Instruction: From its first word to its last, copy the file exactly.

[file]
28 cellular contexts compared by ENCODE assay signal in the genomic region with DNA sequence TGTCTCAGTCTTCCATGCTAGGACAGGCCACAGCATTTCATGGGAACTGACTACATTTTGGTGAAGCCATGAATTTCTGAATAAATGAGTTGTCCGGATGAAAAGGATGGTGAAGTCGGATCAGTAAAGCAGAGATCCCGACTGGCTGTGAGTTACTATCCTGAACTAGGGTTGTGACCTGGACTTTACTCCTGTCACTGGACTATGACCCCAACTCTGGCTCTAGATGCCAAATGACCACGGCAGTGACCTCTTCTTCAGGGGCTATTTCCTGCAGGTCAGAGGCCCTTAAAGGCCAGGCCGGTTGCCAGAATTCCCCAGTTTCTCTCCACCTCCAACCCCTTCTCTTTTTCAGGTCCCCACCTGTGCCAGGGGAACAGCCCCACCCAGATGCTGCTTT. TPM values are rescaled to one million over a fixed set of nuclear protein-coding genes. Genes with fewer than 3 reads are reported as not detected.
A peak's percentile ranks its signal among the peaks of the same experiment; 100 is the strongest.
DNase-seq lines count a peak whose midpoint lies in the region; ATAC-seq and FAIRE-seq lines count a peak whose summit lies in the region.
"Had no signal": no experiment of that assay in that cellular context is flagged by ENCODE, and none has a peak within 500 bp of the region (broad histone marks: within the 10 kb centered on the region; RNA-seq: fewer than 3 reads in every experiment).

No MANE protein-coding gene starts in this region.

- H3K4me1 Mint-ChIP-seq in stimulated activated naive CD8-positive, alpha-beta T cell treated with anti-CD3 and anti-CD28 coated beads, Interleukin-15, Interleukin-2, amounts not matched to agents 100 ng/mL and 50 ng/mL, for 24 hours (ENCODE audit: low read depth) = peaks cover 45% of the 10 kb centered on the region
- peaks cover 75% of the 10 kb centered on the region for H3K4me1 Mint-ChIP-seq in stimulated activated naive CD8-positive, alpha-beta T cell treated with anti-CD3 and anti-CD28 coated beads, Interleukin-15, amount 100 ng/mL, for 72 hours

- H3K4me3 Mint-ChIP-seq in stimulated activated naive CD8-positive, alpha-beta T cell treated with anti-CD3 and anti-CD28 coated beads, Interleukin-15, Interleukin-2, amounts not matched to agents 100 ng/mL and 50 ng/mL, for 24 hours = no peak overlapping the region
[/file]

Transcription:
28 cellular contexts compared by ENCODE assay signal in the genomic region with DNA sequence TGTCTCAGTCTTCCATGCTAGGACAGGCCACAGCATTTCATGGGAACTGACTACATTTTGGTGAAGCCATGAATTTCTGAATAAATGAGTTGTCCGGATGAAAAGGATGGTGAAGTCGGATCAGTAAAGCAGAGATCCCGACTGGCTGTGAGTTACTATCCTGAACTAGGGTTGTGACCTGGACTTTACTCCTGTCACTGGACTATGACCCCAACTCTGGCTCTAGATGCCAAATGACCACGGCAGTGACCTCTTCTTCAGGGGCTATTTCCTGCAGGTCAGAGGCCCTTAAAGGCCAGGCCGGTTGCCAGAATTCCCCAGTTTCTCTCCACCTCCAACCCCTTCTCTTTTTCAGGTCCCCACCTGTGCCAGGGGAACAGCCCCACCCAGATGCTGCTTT. TPM values are rescaled to one million over a fixed set of nuclear protein-coding genes. Genes with fewer than 3 reads are reported as not detected.
A peak's percentile ranks its signal among the peaks of the same experiment; 100 is the strongest.
DNase-seq lines count a peak whose midpoint lies in the region; ATAC-seq and FAIRE-seq lines count a peak whose summit lies in the region.
"Had no signal": no experiment of that assay in that cellular context is flagged by ENCODE, and none has a peak within 500 bp of the region (broad histone marks: within the 10 kb centered on the region; RNA-seq: fewer than 3 reads in every experiment).

No MANE protein-coding gene starts in this region.

- H3K4me1 Mint-ChIP-seq in stimulated activated naive CD8-positive, alpha-beta T cell treated with anti-CD3 and anti-CD28 coated beads, Interleukin-15, Interleukin-2, amounts not matched to agents 100 ng/mL and 50 ng/mL, for 24 hours (ENCODE audit: low read depth) = peaks cover 45% of the 10 kb centered on the region
- peaks cover 75% of the 10 kb centered on the region for H3K4me1 Mint-ChIP-seq in stimulated activated naive CD8-positive, alpha-beta T cell treated with anti-CD3 and anti-CD28 coated beads, Interleukin-15, amount 100 ng/mL, for 72 hours

- H3K4me3 Mint-ChIP-seq in stimulated activated naive CD8-positive, alpha-beta T cell treated with anti-CD3 and anti-CD28 coated beads, Interleukin-15, Interleukin-2, amounts not matched to agents 100 ng/mL and 50 ng/mL, for 24 hours = no peak overlapping the region